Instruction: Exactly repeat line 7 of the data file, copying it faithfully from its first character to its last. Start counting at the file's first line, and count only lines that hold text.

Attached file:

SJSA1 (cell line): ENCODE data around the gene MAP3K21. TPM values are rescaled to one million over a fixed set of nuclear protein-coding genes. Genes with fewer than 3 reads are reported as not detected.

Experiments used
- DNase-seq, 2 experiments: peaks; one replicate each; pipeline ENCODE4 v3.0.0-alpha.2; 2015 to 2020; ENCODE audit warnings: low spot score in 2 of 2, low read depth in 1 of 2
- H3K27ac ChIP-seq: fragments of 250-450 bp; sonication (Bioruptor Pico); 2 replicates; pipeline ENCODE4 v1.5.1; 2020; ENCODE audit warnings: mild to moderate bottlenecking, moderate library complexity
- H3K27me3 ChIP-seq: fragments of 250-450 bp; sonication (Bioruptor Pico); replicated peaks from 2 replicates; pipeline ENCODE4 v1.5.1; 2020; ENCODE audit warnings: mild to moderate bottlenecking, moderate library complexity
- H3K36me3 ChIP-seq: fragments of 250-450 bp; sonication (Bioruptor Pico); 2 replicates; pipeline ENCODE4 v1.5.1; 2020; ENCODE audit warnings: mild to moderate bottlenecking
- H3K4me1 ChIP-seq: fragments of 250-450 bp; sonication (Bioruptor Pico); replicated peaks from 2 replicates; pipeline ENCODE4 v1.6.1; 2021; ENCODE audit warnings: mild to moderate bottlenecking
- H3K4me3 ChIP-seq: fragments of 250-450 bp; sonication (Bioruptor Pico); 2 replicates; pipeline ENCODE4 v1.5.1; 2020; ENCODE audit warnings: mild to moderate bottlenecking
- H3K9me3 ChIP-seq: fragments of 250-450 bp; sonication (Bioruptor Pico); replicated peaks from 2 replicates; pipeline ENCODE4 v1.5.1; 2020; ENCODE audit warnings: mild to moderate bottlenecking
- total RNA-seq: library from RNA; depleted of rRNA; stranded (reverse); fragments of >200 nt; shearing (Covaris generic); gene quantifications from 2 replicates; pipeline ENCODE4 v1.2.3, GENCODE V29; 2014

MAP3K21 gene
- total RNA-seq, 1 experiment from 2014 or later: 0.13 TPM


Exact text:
- H3K4me1 ChIP-seq: fragments of 250-450 bp; sonication (Bioruptor Pico); replicated peaks from 2 replicates; pipeline ENCODE4 v1.6.1; 2021; ENCODE audit warnings: mild to moderate bottlenecking